Palaces: Several palaces have been discovered at Megiddo. During the Middle Bronze through the Late Bronze Age (almost 800 year), Megiddo was a  major urban Canaanite city.  Though under Egyptian domination or influence at some points in its history, the remains of Canaanite Megiddo still stand, including Canaanite temples and palaces. These Canaanite palaces are also found at Hazor and Gezer.  In the Iron Age two or three other palaces may reflect the building activities of King Solomon and marks Megiddo as one of his royal cities.   (Cf 1Kgs 9:15)

Fortification/Gates and Casemate Walls: During the 10th century Megiddo was fortified with a massive six-chambered gate and large casemate walls.  A casemate wall is a double wall partitioned into chambers, usually built with large ashlar square shaped stones.  These Iron Age gates and casemate walls are similar in structure and design to those at Gezer and Hazor. By ninth-eighth centuries new fortification lines replace the casemate wall systems with more solid walls, which may have given greater protection against the Assyrian sieges. By late in the eighth century and in seventh century, there is a return to the construction of casemate wall system.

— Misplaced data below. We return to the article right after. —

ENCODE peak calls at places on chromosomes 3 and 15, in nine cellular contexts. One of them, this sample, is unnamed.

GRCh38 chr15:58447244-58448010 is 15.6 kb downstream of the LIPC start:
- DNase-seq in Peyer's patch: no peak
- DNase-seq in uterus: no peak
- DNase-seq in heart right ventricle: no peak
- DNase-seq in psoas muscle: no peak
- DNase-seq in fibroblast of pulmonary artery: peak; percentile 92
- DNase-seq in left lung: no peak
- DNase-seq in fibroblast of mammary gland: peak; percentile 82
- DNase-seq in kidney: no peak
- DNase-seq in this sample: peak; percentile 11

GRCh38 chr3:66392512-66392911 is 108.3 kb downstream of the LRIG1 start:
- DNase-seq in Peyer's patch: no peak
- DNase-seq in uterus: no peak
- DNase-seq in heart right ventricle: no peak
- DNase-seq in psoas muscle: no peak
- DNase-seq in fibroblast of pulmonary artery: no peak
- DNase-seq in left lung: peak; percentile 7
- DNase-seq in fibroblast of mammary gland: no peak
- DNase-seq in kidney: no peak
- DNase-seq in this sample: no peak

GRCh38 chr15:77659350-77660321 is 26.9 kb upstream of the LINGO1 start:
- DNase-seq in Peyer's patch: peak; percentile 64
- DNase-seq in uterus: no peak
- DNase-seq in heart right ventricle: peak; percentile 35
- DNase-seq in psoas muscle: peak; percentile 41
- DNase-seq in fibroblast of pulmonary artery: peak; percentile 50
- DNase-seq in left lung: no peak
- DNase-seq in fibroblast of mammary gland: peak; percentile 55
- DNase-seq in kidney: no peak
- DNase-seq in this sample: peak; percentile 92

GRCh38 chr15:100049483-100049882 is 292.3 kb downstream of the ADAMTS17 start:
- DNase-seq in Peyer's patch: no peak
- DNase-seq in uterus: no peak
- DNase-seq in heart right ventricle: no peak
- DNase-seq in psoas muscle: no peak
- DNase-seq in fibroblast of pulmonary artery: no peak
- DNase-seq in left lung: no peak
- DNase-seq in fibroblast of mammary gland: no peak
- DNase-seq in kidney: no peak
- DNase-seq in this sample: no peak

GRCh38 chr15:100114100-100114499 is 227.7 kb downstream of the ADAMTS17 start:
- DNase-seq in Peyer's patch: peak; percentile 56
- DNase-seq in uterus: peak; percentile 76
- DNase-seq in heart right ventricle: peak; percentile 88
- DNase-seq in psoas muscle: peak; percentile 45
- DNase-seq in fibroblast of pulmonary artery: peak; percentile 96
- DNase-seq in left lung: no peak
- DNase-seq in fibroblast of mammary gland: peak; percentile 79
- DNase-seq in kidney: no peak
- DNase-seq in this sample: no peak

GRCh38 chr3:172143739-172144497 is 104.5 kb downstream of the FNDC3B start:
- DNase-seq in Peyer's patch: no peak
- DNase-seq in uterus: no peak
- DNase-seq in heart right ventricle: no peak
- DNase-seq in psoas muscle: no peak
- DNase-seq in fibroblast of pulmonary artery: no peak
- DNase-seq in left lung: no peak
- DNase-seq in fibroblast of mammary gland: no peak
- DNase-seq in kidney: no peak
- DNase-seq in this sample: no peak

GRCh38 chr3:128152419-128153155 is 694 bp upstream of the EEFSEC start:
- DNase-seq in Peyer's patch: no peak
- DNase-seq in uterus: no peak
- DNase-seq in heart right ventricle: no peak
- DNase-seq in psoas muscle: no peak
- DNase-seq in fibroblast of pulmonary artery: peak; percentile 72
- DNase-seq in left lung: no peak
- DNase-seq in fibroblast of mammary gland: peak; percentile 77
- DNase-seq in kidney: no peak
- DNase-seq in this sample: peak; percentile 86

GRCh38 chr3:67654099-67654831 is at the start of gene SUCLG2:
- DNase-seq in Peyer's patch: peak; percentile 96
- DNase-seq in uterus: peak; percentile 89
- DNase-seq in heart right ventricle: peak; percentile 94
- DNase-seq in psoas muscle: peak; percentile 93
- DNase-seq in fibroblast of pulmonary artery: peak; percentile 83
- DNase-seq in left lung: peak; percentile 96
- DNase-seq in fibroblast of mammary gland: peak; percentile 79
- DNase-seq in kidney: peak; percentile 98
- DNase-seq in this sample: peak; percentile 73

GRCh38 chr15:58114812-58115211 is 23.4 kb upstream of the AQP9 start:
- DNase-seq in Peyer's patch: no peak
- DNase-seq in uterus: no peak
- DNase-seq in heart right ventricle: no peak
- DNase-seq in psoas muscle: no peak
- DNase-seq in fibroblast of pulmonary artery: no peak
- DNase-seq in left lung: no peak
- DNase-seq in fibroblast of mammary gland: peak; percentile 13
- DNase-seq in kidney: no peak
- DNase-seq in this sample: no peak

Water system: The defense of a city depended not only upon the strength of its fortifications but also on its ability to provide adequate food and water to the inhabitants.  Hidden access to a nearby spring is found in the water system at Megiddo.  Built probably in the Iron II period, this water system consisted of a tunnel and a four cornered shaft at the west end of the city.  Water systems are also found at Hazor, Lachish, and Gezer.

Cuneiform Tablets:    One of the most exciting finds on a dig is the discovering of tablets or inscriptions.  Several cuneiform tablets have been found at Megiddo, one of the most famous is a portion of the Babylonian Gilgamesh Epic.  The tablet has been dated to the Late Bronze Age.